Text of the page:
Key Words:Brazil , trauma , South America , vascular injury , hemorrhage
Like elsewhere in the world, vascular trauma is the most challenging aspect of care in the multiply injured patient in Brazil. The breadth and complexity of vascular injury, including its propensity to result in shock or profound ischemia and its tendency to be associated with injuries to other tissues or organs, requires a multidisciplinary approach focused on life- and limb-saving maneuvers. Further complicating the landscape of vascular-injury management in this region of the world are rapidly evolving diagnostic and therapeutic options, including noninvasive computed tomography (CT) imaging and less-invasive endovascular interventions. New concepts related to damage control vascular surgery are also evolving and together with advances in resuscitation provide the opportunity for better survival following this complex injury pattern. It’s the premise of these authors that, amid all the changing paradigms in vascular trauma, management of the injury pattern should remain focused on the patient and the physiology and not simply focused on the anatomy of the vascular disruption. The objective of this review is to provide insight into the epidemiology of trauma in Brazil and the implications of vascular injury in that spectrum. In this chapter, the authors also describe some regionally unique aspects of diagnosis and treatment of this injury pattern ( Fig. 34-1 ).
The epidemiology of trauma in Brazil has its roots in both the military and the civilian settings. Currently, urban violence, automobile crashes, and work-related accidents are responsible for most injuries in Brazil; a notable amount of those injuries are to major vascular structures. Concomitant with this experience, better lifesaving interventions and early resuscitation strategies have been established in many of the larger emergency rooms in Brazil. As in other countries, there is a disparity of capacity to manage vascular trauma between the larger, better-equipped centers and those in more remote or austere locations. Additionally, a full understanding of the epidemiology of vascular trauma is hampered by the lack of standardized data retrieval and archiving mechanisms or databases.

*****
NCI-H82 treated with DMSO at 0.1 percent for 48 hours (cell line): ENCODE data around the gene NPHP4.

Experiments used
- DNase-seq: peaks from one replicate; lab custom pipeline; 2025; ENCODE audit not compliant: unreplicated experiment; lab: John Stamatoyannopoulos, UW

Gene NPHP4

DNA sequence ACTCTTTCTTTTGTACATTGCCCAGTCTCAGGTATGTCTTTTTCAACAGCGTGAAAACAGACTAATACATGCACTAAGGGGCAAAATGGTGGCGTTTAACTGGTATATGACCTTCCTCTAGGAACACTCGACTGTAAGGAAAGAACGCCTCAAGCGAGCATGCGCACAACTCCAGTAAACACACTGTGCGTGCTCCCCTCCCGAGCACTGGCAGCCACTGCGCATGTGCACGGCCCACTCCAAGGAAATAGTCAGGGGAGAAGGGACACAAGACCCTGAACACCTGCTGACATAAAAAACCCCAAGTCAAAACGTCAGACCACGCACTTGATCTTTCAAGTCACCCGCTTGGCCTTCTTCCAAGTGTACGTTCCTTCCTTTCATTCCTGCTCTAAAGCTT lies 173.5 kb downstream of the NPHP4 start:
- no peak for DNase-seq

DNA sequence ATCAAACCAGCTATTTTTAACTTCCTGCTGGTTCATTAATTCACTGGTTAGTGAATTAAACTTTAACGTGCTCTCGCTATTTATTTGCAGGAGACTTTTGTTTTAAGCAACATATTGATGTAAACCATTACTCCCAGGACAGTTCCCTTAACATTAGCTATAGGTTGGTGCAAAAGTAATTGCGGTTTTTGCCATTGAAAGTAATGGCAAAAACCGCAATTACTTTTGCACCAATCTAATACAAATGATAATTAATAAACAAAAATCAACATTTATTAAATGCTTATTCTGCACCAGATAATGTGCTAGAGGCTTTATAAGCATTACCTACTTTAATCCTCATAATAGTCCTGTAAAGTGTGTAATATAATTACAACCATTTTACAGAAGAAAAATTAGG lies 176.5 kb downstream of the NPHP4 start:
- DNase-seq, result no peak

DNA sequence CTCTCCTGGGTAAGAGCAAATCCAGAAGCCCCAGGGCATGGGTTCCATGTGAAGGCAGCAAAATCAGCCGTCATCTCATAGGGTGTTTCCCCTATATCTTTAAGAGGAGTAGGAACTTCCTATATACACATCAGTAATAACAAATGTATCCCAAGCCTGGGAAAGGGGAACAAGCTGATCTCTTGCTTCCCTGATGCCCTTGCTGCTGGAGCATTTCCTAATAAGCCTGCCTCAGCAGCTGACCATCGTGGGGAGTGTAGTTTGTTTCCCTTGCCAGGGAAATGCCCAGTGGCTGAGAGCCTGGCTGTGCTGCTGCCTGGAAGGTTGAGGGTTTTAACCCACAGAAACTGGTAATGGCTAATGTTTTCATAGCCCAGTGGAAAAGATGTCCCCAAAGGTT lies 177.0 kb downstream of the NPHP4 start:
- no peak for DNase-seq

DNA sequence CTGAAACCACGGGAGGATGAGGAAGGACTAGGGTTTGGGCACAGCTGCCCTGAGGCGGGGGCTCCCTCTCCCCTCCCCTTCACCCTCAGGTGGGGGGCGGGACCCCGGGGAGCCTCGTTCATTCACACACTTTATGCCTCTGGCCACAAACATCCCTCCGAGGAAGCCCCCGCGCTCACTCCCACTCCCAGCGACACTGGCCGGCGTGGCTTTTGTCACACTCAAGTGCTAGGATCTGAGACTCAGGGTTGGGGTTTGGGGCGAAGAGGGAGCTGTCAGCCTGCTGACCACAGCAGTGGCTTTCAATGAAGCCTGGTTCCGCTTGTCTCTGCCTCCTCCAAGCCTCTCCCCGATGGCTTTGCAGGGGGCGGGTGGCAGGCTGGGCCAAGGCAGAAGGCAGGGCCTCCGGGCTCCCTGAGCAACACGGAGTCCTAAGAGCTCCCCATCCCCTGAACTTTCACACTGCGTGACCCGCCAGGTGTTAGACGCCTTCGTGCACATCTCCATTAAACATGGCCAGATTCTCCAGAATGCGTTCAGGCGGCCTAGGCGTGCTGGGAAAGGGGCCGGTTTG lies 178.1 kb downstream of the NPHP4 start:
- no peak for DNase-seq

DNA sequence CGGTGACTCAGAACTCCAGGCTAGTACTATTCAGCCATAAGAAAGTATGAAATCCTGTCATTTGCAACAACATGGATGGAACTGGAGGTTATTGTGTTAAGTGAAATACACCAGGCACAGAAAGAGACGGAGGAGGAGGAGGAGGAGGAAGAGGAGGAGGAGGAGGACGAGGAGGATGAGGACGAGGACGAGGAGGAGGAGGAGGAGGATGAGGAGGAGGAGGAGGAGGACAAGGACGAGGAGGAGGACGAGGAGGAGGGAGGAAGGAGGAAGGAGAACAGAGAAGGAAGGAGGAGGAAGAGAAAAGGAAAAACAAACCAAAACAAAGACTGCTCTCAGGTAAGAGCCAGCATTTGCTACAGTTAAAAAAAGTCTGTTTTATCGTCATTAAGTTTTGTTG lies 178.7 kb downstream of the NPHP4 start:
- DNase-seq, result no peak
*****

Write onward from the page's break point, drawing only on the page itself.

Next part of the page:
Trauma in Brazil
According to Brazil’s Institute of Geography and Statistics, just over 190 million people live in Brazil. Until the most recent decade (2000 to 2010), there were increasing levels of violence and trauma within certain urban areas and regional locations in Brazil ( Table 34-1 ). This trend has lessened recently as the rate of violent crimes including homicide have remained steady or declined in proportion to population growth. In Brazil, since 2003, there has been a decrease in the death rate from homicide; and, since 2005, the rate of homicide has fluctuated around a level of 26 per 100,000 people.
|Rio de Janeiro||51,0||2°||26,2||17°|
|Mato Grosso do Sul||31,0||10°||25,8||18°|
|Mato Grosso do Norte||9,0||24°||22,9||19°|
|Rio Grande do Sul||16,3||18°||19,3||23°|
Like other areas of the world, the mechanism of vascular trauma in Brazil differs widely depending on whether the injury occurs in a military setting or as a result of urban violence. Subsequently, the severity of vascular trauma also varies; injuries stemming from military- or combat-related munitions generally cause more extensive damage. In the absence of a recent major war, the broad-scale experience of Brazilian surgeons dealing with severe injury caused by military munitions including those from explosive devices has been practically nonexistent. The sporadic use of military-type weapons in the urban setting is a regrettable but new reality that is not unique to Brazil. Knowledge of the type of weaponry that is responsible for a particular type of injury can provide information regarding the velocity and type of projectiles or munition. Although uncommon, vascular trauma resulting from weapons such as the AR-15, AK-47, M16, and even grenades does occur on a sporadic basis in some areas of Brazil ( Fig. 34-2 ).